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Kadiri Talitu (Coded Salis)
Kadiri Talitu (Coded Salis)

Posted on • Originally published at Medium


How to Set up a different Database For Testing your Laravel Application

As developers, we often need to test our applications to ensure that they are functioning properly and free of bugs. However, it is a good practice to set aside a database environment dedicated to testing the application.
Some might be wondering, "why would one need a different database for testing"? Well, the default behaviour of tests in Laravel ensures that your database is "Refreshed" each time you perform a test. This means that the data in database is wiped off each time you run a php artisan test command. But this can be frustrating even while in a development environment because there are some times you would need some data retained in the development database; maybe for also doing manual test or getting a personal feel of what you are building, or whatever the case may be. To stop this behaviour, we have to set up a database dedicated to testing the application.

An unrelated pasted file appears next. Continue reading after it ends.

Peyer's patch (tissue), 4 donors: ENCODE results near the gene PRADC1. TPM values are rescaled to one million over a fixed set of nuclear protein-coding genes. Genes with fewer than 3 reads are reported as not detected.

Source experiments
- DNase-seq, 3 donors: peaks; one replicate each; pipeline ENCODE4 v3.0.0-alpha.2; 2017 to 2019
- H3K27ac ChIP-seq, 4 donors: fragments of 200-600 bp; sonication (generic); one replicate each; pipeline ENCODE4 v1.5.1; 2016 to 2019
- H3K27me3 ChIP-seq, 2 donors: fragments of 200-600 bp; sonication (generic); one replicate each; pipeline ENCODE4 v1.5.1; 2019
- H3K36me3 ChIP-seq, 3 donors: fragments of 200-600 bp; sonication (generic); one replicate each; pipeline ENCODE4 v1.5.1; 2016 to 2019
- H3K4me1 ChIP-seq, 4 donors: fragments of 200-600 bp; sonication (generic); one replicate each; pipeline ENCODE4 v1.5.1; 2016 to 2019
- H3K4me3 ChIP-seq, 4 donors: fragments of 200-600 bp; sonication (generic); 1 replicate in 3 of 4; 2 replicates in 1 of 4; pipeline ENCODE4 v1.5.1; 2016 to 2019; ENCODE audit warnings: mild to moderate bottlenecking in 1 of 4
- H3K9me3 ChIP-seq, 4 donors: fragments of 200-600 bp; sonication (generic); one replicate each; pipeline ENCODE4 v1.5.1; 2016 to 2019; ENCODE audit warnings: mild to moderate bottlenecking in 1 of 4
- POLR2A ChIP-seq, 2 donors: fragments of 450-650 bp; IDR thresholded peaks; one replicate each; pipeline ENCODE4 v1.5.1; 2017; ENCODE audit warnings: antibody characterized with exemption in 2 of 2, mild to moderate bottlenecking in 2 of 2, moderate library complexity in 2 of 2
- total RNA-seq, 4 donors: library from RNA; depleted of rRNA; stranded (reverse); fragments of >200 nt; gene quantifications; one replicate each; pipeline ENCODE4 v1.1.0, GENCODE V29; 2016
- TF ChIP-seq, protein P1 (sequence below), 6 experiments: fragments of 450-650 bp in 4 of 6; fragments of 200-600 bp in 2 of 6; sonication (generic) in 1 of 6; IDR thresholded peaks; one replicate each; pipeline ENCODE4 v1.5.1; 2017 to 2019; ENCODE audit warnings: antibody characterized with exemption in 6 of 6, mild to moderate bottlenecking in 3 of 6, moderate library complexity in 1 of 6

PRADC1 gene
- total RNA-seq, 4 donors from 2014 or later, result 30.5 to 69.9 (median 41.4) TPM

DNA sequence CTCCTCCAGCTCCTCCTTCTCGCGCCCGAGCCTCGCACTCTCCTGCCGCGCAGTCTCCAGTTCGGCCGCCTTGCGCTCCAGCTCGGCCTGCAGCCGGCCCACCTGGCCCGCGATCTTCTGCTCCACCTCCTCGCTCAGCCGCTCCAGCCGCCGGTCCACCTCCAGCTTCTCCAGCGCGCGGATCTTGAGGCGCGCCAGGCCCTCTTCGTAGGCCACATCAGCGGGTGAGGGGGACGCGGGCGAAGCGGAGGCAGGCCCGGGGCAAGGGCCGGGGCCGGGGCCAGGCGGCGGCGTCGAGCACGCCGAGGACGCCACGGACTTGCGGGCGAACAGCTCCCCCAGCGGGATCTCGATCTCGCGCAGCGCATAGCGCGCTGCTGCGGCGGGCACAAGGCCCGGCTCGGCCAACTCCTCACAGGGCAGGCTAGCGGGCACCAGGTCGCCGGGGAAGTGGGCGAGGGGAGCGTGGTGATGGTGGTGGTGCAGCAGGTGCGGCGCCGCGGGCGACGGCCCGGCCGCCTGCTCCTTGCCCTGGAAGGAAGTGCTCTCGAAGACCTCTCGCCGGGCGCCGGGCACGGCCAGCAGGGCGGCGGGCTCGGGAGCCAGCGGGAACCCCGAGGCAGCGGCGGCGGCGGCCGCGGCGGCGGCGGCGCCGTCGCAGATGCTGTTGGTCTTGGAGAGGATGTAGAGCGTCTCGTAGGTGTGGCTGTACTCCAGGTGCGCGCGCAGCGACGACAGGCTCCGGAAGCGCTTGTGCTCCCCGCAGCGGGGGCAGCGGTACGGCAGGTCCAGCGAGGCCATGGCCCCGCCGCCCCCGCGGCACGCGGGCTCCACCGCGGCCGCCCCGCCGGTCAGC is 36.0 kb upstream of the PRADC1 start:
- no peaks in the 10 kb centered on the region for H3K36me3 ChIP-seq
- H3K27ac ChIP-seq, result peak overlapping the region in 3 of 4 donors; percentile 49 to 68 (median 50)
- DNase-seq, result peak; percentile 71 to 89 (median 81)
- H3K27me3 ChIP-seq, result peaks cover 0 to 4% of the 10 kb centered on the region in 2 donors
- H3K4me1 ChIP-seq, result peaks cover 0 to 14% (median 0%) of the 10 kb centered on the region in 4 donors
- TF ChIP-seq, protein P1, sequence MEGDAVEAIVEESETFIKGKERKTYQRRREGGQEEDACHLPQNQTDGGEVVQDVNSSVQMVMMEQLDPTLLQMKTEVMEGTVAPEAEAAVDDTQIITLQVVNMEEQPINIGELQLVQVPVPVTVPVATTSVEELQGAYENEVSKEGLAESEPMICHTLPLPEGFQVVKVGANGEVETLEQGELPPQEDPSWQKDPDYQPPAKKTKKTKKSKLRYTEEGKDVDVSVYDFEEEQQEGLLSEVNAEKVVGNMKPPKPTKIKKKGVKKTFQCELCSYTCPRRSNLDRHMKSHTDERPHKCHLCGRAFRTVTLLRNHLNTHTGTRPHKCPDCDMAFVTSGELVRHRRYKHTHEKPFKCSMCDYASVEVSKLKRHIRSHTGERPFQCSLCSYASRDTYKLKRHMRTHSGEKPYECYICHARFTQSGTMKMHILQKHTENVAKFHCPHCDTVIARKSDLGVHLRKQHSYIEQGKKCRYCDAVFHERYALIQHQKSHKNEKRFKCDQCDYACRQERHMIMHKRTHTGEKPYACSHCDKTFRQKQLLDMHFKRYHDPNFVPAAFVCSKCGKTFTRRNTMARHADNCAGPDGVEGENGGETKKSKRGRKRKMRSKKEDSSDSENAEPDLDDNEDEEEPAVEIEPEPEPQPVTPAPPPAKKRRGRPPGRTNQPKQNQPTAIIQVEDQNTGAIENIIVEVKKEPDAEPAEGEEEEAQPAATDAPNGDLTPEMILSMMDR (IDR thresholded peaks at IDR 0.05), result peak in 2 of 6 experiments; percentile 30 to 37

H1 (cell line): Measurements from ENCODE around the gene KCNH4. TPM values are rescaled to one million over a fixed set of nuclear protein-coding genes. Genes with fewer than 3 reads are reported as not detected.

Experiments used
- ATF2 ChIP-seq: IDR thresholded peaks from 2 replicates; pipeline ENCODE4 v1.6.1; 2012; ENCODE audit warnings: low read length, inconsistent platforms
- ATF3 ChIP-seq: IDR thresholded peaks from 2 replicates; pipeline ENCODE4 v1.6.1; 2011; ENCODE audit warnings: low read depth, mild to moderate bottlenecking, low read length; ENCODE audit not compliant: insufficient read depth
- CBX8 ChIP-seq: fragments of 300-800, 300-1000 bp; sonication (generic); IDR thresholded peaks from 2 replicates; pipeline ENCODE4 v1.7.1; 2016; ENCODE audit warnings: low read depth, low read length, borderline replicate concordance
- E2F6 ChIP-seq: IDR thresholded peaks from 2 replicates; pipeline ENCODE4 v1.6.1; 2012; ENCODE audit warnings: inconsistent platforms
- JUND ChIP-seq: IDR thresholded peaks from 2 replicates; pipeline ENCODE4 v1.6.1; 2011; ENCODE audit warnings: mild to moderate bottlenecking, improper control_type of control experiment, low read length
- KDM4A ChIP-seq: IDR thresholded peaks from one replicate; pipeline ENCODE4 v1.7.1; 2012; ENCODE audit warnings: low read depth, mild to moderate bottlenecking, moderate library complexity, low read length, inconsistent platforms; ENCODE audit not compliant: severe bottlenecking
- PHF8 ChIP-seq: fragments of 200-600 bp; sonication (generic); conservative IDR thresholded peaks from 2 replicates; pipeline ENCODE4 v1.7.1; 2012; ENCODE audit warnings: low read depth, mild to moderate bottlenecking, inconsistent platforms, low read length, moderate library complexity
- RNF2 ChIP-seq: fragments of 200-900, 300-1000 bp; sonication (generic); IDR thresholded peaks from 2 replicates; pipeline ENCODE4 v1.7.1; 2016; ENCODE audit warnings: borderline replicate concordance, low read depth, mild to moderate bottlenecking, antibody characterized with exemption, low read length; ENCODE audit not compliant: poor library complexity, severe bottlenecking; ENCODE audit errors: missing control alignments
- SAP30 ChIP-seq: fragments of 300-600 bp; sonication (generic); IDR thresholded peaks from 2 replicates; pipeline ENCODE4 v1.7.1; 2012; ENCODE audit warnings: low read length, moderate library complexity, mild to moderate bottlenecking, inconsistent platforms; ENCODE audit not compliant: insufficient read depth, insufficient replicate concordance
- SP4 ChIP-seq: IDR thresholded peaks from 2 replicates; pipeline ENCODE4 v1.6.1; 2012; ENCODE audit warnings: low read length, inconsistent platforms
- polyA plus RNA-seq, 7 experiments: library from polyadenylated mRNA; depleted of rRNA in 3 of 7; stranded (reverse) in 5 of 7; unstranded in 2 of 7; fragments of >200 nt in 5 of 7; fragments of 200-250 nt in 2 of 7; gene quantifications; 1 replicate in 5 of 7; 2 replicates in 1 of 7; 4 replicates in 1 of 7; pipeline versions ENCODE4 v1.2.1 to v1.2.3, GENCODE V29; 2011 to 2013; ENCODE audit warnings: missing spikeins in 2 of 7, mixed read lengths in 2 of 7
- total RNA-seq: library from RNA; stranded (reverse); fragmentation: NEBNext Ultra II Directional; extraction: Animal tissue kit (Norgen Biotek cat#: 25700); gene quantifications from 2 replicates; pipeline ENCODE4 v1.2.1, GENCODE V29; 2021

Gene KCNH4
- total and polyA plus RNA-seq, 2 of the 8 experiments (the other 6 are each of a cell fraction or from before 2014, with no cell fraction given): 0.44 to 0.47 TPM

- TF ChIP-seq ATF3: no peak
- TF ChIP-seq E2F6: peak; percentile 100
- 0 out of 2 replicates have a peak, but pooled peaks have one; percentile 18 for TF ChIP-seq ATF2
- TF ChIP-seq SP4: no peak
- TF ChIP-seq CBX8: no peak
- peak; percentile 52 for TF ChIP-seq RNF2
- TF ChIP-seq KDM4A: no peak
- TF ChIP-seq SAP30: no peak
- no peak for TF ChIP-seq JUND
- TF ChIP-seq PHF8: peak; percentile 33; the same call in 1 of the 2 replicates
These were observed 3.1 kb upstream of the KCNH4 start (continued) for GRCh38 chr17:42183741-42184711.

In this article, I will guide you through the step-by-step process, so you can test your code without affecting your development or production data.

This article assumes that you already have a Laravel application installed and performed your migrations and that the testing is working fine.
Also, we are going to be using sqlite database for the purpose of this tutorial

Create a .env.testing file
First of all, create a .env.testing file in the root directory and copy the contents of your .env file into it

.env.testing file
Modify the Database configuration
Next, modify your DB_CONNECTION variable to use sqlite driver for connections and set the DB_DATABASE to any name you like and append .sqlite to the end. Example in the screenshot below

modified .env.testing file
Leave the DB_PORT as is, it doesn't really matter

Run Migrations for the testing database
Next, let's run our database migrations for the new testing database we created. Running your migrations for testing is quite different from the normal way we know. If you run your migrations using the php artisan migrate command, your migrations will be run using your .env settings which is not what we want.
Use the command php artisan migrate --env=testing to run your migrations. This will make sure that your tables will be migrated to the sqlite database we created specifically for testing.
To test that it worked, run your tests again and your development/production database will still be intact.
If you made it to this point, thank you for your time, and I hope you found it helpful. If you have any suggestions or questions kindly use the comments. Peace!

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